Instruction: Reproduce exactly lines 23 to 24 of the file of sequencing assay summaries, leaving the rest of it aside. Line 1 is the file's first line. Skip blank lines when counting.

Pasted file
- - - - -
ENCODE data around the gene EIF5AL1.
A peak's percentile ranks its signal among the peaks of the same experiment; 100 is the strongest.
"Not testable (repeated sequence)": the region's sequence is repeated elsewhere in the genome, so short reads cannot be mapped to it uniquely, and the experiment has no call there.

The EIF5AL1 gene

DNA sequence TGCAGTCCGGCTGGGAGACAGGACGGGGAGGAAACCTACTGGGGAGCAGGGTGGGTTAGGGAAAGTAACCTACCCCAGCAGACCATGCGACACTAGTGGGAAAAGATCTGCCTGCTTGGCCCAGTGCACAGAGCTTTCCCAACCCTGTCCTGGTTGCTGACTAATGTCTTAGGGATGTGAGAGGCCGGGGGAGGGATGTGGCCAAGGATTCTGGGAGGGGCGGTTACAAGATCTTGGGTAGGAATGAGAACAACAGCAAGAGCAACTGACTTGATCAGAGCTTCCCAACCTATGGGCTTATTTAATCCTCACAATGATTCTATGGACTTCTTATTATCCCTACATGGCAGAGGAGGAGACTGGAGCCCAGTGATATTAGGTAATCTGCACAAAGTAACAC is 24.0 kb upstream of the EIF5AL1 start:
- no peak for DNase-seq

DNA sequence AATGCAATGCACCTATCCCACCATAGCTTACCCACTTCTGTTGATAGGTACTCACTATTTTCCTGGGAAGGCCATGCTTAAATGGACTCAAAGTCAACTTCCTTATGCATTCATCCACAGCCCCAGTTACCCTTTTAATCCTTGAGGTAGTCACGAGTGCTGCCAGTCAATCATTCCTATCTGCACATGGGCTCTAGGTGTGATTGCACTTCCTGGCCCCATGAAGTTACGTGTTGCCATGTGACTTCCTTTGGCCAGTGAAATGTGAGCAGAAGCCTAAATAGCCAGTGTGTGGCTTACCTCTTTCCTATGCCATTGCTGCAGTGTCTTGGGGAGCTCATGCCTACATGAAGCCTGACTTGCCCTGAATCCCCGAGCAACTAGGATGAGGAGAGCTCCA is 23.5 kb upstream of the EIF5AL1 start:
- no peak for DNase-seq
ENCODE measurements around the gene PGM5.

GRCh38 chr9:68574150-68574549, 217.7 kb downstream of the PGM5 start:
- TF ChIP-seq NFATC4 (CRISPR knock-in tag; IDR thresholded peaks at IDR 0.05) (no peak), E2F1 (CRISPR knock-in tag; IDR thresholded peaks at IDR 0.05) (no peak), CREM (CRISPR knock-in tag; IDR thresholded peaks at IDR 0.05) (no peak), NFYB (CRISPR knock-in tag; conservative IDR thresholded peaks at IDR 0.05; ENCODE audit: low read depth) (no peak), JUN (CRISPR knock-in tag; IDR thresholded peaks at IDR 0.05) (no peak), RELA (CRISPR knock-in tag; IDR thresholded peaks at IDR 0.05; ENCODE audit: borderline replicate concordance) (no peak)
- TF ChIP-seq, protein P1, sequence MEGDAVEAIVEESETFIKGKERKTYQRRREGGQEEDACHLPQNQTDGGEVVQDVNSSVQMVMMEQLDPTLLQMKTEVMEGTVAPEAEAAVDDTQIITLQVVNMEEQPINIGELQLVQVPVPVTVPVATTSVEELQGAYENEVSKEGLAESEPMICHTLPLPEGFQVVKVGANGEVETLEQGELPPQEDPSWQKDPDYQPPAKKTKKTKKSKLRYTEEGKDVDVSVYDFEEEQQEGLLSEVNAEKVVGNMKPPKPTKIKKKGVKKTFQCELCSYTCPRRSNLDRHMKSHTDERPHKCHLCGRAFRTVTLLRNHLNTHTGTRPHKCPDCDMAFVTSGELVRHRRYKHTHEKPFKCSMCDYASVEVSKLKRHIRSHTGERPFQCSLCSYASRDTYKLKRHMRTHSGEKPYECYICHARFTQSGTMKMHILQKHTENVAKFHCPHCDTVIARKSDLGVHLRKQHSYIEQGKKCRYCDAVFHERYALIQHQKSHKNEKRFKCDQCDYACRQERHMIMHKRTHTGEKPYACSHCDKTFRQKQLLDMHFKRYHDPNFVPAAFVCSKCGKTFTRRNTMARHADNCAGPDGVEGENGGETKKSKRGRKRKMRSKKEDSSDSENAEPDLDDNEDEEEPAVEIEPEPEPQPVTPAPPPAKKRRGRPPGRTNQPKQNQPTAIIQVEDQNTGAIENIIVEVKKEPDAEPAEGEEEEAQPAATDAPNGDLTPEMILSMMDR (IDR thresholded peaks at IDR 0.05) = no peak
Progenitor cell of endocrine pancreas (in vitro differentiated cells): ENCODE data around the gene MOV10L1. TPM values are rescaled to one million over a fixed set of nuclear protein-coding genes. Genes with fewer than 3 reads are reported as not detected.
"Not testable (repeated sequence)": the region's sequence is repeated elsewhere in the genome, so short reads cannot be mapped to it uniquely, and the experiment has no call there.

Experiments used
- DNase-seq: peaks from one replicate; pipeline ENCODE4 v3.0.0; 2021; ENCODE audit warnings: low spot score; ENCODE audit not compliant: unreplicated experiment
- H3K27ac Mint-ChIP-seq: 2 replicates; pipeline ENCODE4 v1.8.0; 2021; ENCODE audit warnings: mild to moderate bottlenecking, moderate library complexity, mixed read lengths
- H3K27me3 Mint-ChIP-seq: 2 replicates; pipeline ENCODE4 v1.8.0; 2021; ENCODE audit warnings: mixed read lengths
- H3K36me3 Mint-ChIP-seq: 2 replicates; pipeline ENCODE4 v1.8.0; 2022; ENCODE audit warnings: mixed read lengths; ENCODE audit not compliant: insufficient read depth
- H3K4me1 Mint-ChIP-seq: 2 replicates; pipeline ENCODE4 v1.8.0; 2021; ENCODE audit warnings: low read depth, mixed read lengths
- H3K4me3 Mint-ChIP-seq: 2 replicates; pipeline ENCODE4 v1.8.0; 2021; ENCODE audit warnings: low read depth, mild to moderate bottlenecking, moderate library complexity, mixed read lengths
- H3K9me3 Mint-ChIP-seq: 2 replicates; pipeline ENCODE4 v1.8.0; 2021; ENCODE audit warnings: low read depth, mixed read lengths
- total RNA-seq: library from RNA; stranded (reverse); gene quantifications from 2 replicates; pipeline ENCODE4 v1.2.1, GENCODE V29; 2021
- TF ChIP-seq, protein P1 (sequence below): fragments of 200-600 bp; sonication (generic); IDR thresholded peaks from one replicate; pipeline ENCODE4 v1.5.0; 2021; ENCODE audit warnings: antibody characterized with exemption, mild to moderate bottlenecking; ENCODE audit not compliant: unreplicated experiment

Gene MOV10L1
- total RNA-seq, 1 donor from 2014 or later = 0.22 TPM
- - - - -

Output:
- total RNA-seq: library from RNA; stranded (reverse); gene quantifications from 2 replicates; pipeline ENCODE4 v1.2.1, GENCODE V29; 2021
- TF ChIP-seq, protein P1 (sequence below): fragments of 200-600 bp; sonication (generic); IDR thresholded peaks from one replicate; pipeline ENCODE4 v1.5.0; 2021; ENCODE audit warnings: antibody characterized with exemption, mild to moderate bottlenecking; ENCODE audit not compliant: unreplicated experiment